Monday, December 14, 2009

Snapshots of the old schools

Found these pics of the two old schools. Sad, the architecture we've lost in the city. The top image is The Ludlow School. The second is The Taylor School. On a related subject, Tim Krepp and I have been writing stories about several of the Capitol Hill Schools for The Hill is Home. He's done two so far. The first was about Brent and the second about Peabody. My first was about Ludlow-Taylor which I posted here. Last week my second story about Lovejoy ran.

Sunday, December 6, 2009

Ms. Murray's Spanish Program at LTES

Here's a submission by Tom Hamilton about Ms. Murray's Spanish Program.

Buenos Dias. Como esta usted? Bien, Gracias. So begins another class with Ms. Tanya Murray, head of the Spanish language program at Ludlow-Taylor Elementary School.

Ms. Murray was raised in Quebec, learning both English and French as she grew up. This was important, according to Ms. Murray. If you don’t learn a second language by the time you are five, the part of the brain dedicated to language-learning may never be fully developed. Because Ms. Murray was already fluent in two languages, she quickly became fluent in Spanish after she moved to Guatemala, where she lived for three years.

Ludlow-Taylor students receive their introduction to Spanish well before their fifth year. Pre-K and kindergarten students meet twice a week for half an hour. First through fifth graders meet once a week for forty-five minutes.

The Spanish language program is an integral part of the arts integration emphasis at Ludlow-Taylor. “Brown Bear, Brown Bear, What do You See?” is read – in Spanish, of course -- and acted out by the students in a unique dramatization. Spanish-themed art is produced and Spanish-themed music is performed by the students.

For each month Ms. Murray explores a different learning theme. Last October the theme was food. This month the theme is celebrations, e.g. Dia de los Muertos and Dia de Gracias. In April the theme will be the environment and in June the theme will be “what I like.” What most students will like is this rich and diverse Spanish adventure.

Learning Spanish aids in learning other subjects as well, according to Ms. Murray. The fact that Spanish is Latin-based means that the students will have a big assist in vocabulary development. And because teaching language requires addressing multiple learning styles, the students will be familiar with various approaches to learning.

Ms. Murray looked at a number of D.C. schools. She liked what she saw at Ludlow-Taylor; she liked the arts integration program and she liked the palpable, dynamic forward movement. She applied to Ludlow, interviewed with the principal, Ms. Carolyn Cobbs, and in short measure began to contribute to the overall success of this terrific neighborhood school.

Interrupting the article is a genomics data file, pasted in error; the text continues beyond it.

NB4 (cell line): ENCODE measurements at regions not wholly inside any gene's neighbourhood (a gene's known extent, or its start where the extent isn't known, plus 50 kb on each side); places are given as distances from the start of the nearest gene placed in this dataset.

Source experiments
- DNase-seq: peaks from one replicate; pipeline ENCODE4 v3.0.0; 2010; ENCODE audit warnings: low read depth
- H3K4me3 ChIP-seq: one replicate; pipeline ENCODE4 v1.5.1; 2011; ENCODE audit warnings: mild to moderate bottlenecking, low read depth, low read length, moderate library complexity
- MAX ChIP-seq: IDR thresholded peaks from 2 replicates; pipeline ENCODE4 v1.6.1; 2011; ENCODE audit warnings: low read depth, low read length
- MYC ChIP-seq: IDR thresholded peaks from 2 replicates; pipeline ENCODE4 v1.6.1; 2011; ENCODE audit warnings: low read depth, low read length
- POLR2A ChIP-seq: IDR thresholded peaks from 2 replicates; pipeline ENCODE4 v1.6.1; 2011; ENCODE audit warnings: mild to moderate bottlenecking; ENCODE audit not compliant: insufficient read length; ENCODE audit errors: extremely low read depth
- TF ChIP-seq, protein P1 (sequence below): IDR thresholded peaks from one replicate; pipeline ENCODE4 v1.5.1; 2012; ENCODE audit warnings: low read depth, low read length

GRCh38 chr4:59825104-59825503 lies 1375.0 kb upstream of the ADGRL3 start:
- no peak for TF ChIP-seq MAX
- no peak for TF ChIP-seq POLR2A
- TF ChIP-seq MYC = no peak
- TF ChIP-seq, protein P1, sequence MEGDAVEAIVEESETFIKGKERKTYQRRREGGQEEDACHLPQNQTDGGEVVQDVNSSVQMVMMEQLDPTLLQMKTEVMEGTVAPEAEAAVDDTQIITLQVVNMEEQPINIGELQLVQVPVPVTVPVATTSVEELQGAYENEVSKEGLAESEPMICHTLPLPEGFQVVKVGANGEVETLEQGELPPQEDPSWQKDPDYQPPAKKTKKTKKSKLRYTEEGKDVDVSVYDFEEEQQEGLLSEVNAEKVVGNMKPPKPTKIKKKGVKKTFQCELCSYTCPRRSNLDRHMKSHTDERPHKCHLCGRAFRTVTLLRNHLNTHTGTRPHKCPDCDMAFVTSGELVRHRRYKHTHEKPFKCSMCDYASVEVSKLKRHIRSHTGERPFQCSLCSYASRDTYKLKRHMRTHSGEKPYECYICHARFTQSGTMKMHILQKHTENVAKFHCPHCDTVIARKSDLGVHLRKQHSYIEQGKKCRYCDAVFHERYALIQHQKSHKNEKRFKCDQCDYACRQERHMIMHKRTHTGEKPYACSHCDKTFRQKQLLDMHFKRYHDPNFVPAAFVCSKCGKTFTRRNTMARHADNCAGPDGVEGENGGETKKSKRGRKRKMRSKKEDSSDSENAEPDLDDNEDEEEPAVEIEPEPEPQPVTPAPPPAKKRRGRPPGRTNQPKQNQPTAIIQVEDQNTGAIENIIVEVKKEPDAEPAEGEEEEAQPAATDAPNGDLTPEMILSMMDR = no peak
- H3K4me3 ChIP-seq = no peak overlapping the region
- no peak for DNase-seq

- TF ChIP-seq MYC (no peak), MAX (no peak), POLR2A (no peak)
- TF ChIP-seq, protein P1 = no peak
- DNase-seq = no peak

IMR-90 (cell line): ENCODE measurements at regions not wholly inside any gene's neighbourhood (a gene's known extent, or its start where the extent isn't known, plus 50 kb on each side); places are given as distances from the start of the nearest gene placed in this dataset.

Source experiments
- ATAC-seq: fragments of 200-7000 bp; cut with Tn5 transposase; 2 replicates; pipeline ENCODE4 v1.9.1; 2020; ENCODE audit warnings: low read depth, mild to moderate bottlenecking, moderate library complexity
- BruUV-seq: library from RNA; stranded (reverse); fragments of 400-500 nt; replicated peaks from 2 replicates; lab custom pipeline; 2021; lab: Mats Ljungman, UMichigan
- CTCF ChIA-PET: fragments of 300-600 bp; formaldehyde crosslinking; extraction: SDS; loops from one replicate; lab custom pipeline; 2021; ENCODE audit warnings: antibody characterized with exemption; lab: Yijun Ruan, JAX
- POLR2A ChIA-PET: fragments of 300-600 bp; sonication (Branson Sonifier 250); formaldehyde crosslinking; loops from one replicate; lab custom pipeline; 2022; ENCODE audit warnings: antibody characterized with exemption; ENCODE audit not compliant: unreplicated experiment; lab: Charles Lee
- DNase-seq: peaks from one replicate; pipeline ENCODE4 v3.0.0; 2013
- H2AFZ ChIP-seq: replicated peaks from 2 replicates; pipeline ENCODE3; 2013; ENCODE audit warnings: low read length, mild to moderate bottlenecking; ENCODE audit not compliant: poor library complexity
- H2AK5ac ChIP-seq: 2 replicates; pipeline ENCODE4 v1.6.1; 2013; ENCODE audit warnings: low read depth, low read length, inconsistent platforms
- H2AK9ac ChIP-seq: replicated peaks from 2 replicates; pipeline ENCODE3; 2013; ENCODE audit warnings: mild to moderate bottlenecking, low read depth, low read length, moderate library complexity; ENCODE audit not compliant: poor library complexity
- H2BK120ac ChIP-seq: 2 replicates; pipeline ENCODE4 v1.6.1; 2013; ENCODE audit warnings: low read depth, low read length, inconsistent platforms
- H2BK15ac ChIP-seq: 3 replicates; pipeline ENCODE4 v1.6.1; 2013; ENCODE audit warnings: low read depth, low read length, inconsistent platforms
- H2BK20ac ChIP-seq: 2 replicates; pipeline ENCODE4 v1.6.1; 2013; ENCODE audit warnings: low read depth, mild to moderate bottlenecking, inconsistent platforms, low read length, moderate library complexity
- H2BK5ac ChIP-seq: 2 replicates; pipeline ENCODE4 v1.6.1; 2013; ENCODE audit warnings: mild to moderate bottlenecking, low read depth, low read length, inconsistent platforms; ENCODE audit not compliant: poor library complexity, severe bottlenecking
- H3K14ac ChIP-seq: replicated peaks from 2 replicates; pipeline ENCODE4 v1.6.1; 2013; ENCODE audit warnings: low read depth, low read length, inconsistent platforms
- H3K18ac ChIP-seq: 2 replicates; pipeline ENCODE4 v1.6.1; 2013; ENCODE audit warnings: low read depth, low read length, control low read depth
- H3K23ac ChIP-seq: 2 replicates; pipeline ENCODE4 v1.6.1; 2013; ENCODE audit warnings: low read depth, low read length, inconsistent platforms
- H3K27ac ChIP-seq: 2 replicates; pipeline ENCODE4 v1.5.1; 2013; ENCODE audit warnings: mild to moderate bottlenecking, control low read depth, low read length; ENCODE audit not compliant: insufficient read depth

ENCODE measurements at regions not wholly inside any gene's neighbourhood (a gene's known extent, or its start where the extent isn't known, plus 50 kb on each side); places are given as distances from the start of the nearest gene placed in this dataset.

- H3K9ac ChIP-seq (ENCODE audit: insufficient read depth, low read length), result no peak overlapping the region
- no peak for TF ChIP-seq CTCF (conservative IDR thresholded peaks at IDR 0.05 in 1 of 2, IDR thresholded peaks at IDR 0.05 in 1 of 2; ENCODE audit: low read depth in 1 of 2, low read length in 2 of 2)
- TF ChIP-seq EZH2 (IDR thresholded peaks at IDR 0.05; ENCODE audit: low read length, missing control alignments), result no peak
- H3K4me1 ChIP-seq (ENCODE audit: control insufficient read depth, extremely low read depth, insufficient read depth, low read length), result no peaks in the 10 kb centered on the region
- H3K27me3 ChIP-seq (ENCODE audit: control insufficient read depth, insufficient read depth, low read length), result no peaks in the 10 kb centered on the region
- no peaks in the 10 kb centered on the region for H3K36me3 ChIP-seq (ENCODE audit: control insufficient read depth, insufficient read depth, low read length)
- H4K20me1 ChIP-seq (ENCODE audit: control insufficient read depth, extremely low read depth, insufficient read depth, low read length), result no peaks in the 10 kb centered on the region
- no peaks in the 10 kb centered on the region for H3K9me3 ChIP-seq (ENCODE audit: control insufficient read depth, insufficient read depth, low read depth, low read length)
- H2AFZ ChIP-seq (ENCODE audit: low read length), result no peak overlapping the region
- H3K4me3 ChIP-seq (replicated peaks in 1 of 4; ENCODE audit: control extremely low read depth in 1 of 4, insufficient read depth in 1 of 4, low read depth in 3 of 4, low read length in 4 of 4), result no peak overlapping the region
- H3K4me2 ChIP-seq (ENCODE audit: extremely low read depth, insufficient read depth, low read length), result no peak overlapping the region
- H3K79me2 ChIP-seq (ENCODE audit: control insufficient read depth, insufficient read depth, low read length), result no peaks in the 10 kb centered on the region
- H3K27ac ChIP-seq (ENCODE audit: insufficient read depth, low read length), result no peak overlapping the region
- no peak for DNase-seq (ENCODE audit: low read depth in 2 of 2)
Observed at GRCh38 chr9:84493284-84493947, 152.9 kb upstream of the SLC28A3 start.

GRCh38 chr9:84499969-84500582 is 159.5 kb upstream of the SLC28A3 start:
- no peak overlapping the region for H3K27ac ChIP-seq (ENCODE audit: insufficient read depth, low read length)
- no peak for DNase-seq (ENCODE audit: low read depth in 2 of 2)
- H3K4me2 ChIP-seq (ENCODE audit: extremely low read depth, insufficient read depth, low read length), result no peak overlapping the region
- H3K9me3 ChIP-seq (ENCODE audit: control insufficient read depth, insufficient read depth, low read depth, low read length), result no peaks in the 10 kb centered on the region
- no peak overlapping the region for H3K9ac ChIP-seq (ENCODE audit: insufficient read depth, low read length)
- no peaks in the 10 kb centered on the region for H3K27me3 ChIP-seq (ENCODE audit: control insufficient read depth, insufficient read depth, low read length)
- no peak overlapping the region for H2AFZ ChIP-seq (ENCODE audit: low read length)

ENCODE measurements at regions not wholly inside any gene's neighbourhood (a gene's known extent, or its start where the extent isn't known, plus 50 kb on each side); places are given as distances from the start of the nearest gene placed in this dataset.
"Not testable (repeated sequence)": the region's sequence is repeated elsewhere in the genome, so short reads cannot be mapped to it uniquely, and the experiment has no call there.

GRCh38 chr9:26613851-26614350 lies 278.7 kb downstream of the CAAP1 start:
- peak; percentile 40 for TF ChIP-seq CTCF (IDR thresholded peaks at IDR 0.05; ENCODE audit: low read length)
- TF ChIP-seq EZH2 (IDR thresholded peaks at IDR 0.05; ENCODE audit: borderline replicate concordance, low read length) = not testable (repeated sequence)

When asked what support she would like to see from the community, Ms. Murray suggested first that neighbors simply come on over, attend open houses, get informed. And then maybe get involved, volunteer, share your skills and talents and avocations.


This article was written by Tom Hamilton

Wednesday, November 18, 2009

Capitol Hill Public School Parent Organization

Last evening my wife, Nadine, attended the Capitol Hill Public School Parent Organization meeting that was held at Watkins Elementary. Most of us had no idea this group existed. They were overjoyed that someone from Ludlow-Taylor was in attendance.

Here are the basics of the meeting.

The mission statement of this organization is to promote cooperation among the parent organizations of the public schools on Capitol Hill in order to imporve the education received by all children attending our schools.

This month's agenda included:

1. A discussion of Middle and High School Programs both on the Hill and off. Our discussion centered around contacting middle and high school principal’s for information gathering: What does each program currently include? What could be added to make schools more “attractive” prospective students? If is school is already in demand—why is it? What makes a student prepared when entering Middle or High School from the principal’s point of view? From the Principal’s point of view, what are the “need trends” for their school?

2. A report of the most recent meeting of the Eastern High School Coomunity Forum. Eastern High School is considering pursuing a 3 program model that will answer the needs of students in the community: One centered around the medical field, one around the legal field and one around International Studies.

3. Discussion about the MOTH School Information Night on December 3rd at St. Peter's Church at 2nd and C Street SE--Volunteers for table.

4. School Yard Greening Updates from all schools with representatives present at the meeting—Tyler and Brent reported.

Wednesday, November 11, 2009

PTA Meeting - more complete notes

Rachel Klein took better notes than I and wrote the following report which she has allowed me to post.

Hi everyone,
For those who weren't able to make it, I thought I'd post the highlights of last night's PTA meeting.

We elected the remaining officers on the PTA Executive Board and the Parent LSRT (Local School Restructuring Team) Representatives. So, in addition to Ms. Champion (President) and Ms. King (VP), the PTA Board now includes:
Nadine Henderson (Secretary)
Stephanie Mullette (Financial Secretary)
Anthony Allard (Treasurer)

Parent LSRT members are: Mike Showalter, Crystal Carpenter, Terry Franklin, and Ms. Simon.

It was a very lively meeting that lasted much longer than PTA meetings are normally. Parents asked numerous questions about the PTA budget and how it is meant to be spent; oversight of students at recess and aftercare; and concerns about Ms. Cobbs visibility with parents; and of course, how the PTA works and what membership means.

One important change regarding PTA membership is that until now, Ludlow-Taylor's PTA has had family memberships rather than individual memberships. The DC-PTA President was in attendance at the meeting to answer questions about PTA, and informed us that we need to change our system to individual memberships so that every person who votes has a membership card.